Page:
It seems pretty damned obvious, doesn’t it? If she is not outright innocent, there certainly is more than enough reasonable doubt to acquit, right? Instead, she was convicted by an obviously ignorant jury who had limited understanding of what service they were supposed to be providing the justice system. Instead, this child got 100 years.
In 2004, Lobato’s conviction was reversed in the Supreme Court of Nevada because the defense had been unable to cross-examine certain prosecution witnesses. She was granted a new trial in 2006 and convicted of manslaughter. Her sentence was now 13-45 years in prison.
When Lobato filed a request to have the DNA in the Bailey case tested, she caught the attention of the Innocence Project. The request to test the evidence was denied, but the lawyers from the Innocence Project continued to pursue this case.
Finally, in 2014, a judge agreed to hear the arguments for granting Lobato a new trial. On Dec. 19th, 2017, that new trial was granted.
It took no time at all for the judge to realize what a load of garbage Lobato’s conviction was. On Dec. 29th, Lobato was exonerated after spending nearly 16 years in prison. 16 years, during which the real killer remained free, potentially killing others. 16 years for detectives to follow any of the hundreds of other leads they’d been given by called-in tips, the evidence at the crime scene and Bailey’s past acquaintances. Instead, an innocent 18-year-old girl went to prison for 16 years, sacrificing her entire young adulthood and coming of age in the joint.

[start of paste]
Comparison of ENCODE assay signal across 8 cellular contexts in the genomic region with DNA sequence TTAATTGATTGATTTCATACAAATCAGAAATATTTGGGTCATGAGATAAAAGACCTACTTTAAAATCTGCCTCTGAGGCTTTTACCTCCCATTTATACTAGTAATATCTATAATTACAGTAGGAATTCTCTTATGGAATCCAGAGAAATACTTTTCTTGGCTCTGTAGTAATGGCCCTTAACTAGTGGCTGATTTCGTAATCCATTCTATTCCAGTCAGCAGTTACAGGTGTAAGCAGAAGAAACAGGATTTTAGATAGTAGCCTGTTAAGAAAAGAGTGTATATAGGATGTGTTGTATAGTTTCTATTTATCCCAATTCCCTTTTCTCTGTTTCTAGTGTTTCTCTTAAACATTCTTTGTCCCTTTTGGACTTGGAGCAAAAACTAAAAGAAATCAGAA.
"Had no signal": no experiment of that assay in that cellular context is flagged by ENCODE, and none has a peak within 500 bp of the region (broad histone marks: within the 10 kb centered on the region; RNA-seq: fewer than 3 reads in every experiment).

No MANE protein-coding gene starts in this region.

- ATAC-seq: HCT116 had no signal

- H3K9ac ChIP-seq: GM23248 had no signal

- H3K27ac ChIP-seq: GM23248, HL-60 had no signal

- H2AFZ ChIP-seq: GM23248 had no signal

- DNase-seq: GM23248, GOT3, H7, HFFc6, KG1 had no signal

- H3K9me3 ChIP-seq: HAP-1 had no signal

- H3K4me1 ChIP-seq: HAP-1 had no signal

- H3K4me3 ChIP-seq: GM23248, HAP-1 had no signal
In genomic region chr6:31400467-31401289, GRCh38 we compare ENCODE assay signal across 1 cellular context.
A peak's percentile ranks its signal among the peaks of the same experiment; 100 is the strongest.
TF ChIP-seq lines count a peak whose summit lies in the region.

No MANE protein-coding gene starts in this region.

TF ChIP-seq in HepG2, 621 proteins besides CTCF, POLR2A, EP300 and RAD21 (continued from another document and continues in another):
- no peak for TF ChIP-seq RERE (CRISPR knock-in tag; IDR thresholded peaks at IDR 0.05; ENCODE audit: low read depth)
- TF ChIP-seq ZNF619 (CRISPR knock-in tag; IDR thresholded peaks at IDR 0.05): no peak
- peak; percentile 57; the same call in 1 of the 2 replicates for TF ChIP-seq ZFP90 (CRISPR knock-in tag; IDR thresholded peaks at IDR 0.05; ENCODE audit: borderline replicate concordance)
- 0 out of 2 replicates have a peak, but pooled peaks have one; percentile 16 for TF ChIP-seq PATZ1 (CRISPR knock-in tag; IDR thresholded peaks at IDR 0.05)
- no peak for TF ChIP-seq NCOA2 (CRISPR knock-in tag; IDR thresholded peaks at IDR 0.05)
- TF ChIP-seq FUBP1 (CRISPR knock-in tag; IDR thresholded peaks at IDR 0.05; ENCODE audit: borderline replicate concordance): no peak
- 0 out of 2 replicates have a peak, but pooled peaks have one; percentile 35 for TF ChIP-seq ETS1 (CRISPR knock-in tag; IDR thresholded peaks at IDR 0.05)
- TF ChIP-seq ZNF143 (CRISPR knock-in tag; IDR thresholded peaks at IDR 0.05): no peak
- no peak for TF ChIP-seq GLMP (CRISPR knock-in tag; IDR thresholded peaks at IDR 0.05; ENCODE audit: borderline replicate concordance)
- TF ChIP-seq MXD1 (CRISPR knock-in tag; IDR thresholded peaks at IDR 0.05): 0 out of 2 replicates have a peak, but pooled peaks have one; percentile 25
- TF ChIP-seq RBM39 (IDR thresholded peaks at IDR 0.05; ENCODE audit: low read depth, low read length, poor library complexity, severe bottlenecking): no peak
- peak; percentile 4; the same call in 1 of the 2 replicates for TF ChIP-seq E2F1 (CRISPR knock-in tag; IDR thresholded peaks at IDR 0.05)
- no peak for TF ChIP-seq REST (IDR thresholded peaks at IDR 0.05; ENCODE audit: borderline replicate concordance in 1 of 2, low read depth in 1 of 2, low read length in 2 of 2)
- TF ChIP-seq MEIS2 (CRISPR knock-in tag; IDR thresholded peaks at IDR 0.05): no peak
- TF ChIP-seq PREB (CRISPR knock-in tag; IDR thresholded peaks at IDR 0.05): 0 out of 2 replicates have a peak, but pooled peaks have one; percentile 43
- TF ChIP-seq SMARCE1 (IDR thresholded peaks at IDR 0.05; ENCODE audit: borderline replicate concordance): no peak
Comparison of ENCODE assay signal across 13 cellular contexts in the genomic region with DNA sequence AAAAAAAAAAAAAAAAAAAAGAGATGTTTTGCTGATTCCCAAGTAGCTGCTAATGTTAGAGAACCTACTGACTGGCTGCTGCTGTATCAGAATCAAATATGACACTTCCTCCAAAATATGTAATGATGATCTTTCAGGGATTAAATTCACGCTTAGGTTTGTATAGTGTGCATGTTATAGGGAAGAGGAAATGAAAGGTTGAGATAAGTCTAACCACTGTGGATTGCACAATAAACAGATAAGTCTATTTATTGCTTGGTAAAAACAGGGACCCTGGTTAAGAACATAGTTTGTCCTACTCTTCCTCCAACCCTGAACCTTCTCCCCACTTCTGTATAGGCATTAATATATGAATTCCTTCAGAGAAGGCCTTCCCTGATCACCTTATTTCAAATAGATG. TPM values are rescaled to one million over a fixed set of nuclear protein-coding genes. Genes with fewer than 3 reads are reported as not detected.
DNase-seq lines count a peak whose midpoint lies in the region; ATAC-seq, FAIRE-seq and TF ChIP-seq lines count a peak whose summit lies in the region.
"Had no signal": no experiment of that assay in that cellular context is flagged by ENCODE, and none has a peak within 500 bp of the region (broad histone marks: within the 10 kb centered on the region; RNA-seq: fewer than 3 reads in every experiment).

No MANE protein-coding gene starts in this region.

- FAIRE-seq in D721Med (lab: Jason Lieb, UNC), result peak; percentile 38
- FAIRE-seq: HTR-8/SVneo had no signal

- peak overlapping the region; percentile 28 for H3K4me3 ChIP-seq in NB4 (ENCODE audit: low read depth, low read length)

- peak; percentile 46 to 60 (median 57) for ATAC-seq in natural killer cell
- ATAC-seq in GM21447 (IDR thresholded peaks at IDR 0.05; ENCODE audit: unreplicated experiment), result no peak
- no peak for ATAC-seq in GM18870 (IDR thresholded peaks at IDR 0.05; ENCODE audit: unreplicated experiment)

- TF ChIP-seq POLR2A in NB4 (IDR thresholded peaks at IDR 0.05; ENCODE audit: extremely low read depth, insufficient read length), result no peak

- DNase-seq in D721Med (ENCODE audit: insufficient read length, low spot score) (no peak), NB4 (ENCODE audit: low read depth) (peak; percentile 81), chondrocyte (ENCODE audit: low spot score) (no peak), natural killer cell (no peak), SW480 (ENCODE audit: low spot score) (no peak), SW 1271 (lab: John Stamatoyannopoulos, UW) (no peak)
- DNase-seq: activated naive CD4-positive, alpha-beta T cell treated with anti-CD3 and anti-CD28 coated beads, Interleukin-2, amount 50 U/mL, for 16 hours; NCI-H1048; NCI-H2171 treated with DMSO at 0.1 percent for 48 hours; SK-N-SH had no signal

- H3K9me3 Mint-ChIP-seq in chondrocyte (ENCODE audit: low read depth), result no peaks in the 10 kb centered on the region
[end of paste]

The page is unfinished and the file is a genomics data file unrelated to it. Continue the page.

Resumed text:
Kirstin Lobato is the 200th person to be exonerated with the help of the Innocence Project, who are investigating up to 8000 cases at any given time.
This is an ongoing series telling the stories of wrongful convictions in North America. To be notified when the next one is posted, please fill out the subscription form in the footer of this site
To read more of these stories, please click here. If you have a story of someone wrongfully convicted, or you were yourself and want to talk about it, please email me at firstname.lastname@example.org. See my two previous series on the American Justice System, The Ultimate Price and Reasonable Doubt.
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If you have a story of someone wrongfully convicted, or you were yourself and want to talk about it, please email me at email@example.com